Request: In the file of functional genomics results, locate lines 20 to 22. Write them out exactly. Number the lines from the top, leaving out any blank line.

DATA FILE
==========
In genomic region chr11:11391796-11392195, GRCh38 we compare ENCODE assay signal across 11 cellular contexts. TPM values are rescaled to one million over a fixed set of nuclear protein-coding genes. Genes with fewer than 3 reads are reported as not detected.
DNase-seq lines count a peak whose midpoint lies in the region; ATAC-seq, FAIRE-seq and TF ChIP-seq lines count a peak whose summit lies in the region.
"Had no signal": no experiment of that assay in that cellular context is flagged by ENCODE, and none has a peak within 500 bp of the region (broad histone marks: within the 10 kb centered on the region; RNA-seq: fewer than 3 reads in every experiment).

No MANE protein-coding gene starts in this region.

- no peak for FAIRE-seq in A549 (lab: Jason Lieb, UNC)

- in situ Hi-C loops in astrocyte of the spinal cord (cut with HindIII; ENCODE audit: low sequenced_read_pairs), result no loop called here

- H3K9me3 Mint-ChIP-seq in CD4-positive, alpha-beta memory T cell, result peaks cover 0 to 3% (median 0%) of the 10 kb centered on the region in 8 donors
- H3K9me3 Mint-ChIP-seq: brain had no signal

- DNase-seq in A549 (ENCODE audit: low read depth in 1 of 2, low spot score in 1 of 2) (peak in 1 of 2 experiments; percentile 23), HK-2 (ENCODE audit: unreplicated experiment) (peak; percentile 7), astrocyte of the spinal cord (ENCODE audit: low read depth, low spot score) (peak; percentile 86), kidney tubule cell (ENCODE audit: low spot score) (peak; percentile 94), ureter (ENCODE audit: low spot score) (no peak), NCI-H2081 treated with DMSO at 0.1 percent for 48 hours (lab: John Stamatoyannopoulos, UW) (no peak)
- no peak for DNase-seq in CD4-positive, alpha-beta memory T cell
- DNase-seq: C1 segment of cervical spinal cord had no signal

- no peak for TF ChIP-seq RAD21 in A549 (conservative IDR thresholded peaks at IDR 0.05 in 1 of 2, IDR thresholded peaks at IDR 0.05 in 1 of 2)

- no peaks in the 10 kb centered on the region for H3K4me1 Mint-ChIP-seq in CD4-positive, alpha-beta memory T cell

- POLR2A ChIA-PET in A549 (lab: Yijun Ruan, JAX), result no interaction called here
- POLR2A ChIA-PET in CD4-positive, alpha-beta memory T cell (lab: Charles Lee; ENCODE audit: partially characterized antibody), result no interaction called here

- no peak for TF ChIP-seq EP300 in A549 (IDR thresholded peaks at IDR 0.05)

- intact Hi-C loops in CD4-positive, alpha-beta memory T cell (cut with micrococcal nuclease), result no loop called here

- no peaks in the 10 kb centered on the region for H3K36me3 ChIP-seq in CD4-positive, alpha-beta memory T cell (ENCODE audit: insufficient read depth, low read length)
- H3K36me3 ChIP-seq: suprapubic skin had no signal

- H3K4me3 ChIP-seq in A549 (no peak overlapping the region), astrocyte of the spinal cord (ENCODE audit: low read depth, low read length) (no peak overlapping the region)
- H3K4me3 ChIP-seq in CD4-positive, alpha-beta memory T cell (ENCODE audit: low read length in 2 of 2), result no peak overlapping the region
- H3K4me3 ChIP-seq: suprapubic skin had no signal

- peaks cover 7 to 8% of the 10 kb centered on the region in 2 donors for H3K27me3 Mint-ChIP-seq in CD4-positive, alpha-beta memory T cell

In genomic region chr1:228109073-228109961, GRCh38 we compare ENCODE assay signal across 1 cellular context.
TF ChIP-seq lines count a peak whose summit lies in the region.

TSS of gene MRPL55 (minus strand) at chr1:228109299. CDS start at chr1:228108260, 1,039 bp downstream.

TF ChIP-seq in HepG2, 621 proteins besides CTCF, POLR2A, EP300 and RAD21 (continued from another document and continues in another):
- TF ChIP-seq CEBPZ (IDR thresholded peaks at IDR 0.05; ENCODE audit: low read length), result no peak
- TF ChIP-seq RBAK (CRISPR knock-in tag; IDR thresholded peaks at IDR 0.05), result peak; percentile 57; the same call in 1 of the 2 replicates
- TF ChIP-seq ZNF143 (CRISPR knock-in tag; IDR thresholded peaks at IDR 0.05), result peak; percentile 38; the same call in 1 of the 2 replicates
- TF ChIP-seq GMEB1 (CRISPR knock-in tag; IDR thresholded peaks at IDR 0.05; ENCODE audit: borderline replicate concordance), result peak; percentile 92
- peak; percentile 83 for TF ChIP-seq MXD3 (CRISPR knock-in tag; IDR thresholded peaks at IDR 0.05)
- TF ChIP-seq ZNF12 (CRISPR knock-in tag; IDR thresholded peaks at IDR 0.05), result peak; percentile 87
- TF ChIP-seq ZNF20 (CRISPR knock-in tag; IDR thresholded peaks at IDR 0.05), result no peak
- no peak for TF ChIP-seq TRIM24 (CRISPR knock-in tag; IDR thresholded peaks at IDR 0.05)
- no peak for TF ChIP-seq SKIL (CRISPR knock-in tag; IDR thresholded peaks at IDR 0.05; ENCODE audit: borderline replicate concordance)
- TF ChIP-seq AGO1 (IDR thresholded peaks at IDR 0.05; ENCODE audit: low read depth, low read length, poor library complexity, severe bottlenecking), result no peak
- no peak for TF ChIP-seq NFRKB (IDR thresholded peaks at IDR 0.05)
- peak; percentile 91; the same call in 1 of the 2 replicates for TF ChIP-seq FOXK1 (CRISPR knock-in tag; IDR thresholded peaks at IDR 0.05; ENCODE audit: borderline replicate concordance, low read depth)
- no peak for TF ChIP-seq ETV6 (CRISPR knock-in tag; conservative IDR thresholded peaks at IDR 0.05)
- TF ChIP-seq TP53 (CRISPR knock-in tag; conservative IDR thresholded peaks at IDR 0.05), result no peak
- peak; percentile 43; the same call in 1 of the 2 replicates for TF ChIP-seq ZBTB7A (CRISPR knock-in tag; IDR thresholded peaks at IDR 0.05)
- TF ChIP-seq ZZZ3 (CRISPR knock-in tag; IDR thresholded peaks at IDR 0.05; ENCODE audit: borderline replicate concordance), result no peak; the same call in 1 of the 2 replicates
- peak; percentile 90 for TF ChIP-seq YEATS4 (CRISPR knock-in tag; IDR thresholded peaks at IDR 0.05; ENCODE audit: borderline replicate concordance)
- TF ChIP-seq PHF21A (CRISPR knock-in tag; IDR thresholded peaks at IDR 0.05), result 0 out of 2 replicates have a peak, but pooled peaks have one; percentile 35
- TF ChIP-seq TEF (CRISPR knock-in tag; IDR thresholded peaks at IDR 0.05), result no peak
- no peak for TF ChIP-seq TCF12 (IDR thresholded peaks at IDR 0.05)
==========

- H3K4me3 ChIP-seq in A549 (no peak overlapping the region), astrocyte of the spinal cord (ENCODE audit: low read depth, low read length) (no peak overlapping the region)
- H3K4me3 ChIP-seq in CD4-positive, alpha-beta memory T cell (ENCODE audit: low read length in 2 of 2), result no peak overlapping the region
- H3K4me3 ChIP-seq: suprapubic skin had no signal